The US women’s soccer team, which had to struggle to qualify for last year’s World Cup, was beyond dominant in the recent Olympic qualifying tournament in Vancouver, cannonading the Dominican Republic, Guatemala, Mexico, Costa Rica, and Canada by a 38-0 aggregate. The 4-0 decision over the Mexicans was particularly sweet since it was a shock loss to their southern neighbors that required the Americans to win a playoff with Italy to make the Cup field. It was only fitting that Abby Wambach scored half a dozen goals, two of them in the 4-0 triumph over the hosts in the final. The Americans’ top gun broke her leg in an exhibition match three weeks before the Beijing Games, where her teammates won the gold medal. All but the Oceania representative has been determined for the 12-team field, which includes Canada, Great Britain, Sweden, France, Brazil, Colombia, South Africa, Cameroon, Japan, and North Korea. The most notable absentee will be Germany, which earned bronze at the last three Games . . . The US men’s soccer team’s Texas tuneup with Mexico at the end of the month could be a preview of next month’s Olympic qualifying tournament, where the regional archrivals will battle for a London ticket if they meet in the Kansas semifinals. The Americans, who need to make the final to make it to the Games for the seventh time in eight quadrennia, will face Canada, Cuba, and El Salvador in the prelims, while Los Tricolores are grouped with 2008 qualifier Honduras, Panama, and Trinidad & Tobago.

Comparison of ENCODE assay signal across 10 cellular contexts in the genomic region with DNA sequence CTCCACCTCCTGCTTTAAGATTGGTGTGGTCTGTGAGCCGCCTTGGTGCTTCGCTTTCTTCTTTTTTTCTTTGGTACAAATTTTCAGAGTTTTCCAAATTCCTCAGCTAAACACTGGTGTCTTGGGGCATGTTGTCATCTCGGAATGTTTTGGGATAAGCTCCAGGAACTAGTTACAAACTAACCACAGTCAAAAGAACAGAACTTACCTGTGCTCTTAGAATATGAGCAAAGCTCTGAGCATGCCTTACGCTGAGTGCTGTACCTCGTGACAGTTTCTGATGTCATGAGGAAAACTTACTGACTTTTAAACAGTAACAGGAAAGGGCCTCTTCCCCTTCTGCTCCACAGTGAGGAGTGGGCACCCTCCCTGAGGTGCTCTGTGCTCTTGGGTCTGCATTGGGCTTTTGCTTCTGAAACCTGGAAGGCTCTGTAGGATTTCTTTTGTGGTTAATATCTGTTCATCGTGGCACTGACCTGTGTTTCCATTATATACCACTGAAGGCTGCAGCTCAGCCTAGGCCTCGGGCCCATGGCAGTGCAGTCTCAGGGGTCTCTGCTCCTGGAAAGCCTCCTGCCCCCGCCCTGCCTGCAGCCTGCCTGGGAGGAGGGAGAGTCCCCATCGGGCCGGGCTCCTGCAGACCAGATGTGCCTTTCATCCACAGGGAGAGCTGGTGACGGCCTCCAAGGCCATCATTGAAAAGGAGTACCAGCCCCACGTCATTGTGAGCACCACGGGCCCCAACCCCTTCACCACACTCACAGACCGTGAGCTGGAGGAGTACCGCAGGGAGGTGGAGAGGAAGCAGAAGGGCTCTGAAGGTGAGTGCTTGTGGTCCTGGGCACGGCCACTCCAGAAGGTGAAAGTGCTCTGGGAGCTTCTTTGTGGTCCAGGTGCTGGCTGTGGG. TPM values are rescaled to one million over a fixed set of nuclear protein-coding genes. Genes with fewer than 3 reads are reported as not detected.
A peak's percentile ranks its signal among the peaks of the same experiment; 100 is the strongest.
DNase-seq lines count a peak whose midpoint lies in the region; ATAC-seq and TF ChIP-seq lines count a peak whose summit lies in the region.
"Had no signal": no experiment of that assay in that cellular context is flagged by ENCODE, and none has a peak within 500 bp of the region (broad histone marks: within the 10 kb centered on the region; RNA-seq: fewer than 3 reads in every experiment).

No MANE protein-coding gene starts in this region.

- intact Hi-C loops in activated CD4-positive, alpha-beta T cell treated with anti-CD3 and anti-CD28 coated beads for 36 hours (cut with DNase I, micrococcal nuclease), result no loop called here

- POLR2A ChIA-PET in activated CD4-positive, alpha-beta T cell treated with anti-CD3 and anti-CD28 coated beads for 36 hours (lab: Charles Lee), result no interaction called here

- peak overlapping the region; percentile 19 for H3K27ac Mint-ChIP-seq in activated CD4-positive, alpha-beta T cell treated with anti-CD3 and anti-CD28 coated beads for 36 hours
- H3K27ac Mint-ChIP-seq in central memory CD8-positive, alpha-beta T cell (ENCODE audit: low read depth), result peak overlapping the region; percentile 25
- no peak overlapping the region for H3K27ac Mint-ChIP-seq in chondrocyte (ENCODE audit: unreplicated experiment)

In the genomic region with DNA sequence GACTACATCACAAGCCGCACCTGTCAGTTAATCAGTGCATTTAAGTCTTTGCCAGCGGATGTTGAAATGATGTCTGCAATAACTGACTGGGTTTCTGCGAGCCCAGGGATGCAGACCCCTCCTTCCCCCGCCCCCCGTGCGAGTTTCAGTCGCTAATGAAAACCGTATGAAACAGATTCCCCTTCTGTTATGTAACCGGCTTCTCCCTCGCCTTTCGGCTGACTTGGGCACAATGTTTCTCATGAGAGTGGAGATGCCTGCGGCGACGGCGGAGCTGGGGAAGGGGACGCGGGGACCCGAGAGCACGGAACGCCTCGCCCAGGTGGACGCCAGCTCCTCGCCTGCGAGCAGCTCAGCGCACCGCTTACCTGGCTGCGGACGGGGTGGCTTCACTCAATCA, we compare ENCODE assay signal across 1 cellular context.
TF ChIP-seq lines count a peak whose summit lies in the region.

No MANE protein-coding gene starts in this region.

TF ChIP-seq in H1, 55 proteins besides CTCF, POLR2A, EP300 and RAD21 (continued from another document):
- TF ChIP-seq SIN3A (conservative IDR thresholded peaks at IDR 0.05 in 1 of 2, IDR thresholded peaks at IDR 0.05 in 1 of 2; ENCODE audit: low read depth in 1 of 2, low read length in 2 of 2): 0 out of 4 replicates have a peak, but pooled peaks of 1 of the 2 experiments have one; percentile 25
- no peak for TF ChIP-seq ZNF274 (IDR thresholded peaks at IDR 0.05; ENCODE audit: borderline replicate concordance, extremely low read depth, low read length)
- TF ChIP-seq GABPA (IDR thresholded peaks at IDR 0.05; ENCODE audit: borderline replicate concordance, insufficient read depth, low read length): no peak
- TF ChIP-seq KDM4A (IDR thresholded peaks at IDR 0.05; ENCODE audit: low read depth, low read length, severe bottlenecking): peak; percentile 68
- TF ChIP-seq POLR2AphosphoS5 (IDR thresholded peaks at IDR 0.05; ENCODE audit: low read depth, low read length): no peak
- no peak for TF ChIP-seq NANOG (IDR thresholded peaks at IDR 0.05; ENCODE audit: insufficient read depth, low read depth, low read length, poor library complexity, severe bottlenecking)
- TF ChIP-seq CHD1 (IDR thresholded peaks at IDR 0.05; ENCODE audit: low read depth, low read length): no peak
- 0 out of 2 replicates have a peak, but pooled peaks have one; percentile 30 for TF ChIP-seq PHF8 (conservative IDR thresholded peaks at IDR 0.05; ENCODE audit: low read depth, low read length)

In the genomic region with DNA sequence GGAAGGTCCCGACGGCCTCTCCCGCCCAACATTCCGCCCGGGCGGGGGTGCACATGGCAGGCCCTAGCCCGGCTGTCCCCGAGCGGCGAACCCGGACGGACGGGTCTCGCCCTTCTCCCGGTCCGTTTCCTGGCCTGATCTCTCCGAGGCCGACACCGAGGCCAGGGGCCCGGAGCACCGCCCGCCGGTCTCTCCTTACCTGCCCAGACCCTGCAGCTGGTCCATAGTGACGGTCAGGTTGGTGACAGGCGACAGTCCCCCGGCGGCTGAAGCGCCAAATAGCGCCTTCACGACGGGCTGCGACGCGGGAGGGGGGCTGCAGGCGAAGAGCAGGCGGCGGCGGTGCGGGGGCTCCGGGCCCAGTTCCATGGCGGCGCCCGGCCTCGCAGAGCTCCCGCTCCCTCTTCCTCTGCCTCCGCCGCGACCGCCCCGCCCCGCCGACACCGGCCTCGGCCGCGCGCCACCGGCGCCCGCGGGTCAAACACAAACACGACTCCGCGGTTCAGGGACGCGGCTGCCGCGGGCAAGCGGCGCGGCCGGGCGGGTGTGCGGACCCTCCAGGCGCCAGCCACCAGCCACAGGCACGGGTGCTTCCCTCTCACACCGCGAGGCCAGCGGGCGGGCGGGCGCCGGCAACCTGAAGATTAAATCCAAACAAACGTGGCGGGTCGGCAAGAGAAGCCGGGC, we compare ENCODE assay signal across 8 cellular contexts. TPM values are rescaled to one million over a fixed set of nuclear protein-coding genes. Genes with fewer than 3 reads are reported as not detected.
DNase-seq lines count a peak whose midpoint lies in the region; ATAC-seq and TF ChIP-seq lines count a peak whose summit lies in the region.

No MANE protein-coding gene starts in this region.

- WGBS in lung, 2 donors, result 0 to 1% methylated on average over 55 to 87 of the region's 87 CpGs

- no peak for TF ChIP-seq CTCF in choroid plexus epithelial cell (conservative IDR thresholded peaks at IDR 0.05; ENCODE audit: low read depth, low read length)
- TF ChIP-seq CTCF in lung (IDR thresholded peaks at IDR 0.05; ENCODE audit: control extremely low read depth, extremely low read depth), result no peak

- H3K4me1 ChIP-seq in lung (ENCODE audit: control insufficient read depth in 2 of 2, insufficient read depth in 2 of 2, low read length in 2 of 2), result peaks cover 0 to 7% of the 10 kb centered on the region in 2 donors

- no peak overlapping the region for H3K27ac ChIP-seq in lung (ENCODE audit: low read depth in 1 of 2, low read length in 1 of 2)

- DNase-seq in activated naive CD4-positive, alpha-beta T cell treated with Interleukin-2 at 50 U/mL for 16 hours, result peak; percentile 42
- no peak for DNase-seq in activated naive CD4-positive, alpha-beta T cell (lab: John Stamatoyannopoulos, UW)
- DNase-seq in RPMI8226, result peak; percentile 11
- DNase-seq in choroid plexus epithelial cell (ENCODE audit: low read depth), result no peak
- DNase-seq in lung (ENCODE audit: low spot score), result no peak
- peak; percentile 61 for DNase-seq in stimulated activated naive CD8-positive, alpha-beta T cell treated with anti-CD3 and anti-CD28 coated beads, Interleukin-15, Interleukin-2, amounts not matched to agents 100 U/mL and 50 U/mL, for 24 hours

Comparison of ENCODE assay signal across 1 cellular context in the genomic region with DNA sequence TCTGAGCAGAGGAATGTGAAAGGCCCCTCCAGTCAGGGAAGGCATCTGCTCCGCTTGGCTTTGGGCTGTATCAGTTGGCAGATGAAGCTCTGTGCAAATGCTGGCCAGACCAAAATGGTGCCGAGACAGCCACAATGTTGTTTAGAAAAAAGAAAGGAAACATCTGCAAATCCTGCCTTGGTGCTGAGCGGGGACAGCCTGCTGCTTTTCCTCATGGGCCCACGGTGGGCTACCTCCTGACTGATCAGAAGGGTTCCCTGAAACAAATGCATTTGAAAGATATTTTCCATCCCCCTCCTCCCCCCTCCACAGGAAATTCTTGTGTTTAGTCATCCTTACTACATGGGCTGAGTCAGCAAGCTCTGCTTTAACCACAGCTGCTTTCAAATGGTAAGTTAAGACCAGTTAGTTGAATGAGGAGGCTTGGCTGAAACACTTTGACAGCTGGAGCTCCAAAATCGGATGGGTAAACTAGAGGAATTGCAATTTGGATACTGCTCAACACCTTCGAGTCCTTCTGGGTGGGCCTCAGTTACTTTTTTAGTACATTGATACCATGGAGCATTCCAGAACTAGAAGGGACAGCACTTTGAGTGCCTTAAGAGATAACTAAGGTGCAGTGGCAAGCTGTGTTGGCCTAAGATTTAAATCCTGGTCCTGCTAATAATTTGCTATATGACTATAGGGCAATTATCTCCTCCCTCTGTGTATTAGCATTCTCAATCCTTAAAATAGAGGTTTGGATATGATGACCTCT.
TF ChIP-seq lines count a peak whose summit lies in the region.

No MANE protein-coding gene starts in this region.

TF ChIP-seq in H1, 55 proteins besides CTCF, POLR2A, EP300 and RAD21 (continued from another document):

Ham-handed effort

    Granted, he hadn’t competed since he broke his hand at the 2008 national championships and he’d only been training for eight months after tearing up a shoulder, but Paul Hamm’s re-entry at the recent Winter Cup Challenge in Las Vegas was far from pretty. The former Olympic champion, who didn’t even finish in the top 45 after falling off the pommel horse in the prelims, conceded that his performance was “definitely in the D range.’’ Meanwhile Hamm has a court date next week in Columbus, where he’s up on charges for allegedly assaulting a cab driver while he was drunk . . . The US men’s field hockey team, depleted by retirements, injuries, and job conflicts, has pulled out of this week’s Olympic qualifying tournament in New Delhi rather than throw its promising juniors to the wolves. The Americans, who haven’t competed in an overseas Games since 1956, will focus on the new World League, which largely will determine the field for 2016 . . . Nine gold medalists are among the 21 finalists for the Olympic women’s team announced Monday by USA Basketball. In addition to Sue Bird, Tamika Catchings, and Diana Taurasi, who were on both the 2004 and 2008 squads, the group includes Swin Cash, who played for the Athens titlists, and Seimone Augustus, Sylvia Fowles, Kara Lawson, Candace Parker, and Cappie Pondexter, who won the title in Bejing. All 12 members of the 2010 world champion team are on the list, as is Baylor’s Brittney Griner, who would be the first collegian since 1988 to play on the Olympic team.

    John Powers can be reached at; material from Olympic committees, sports federations, and wire services was used in this report.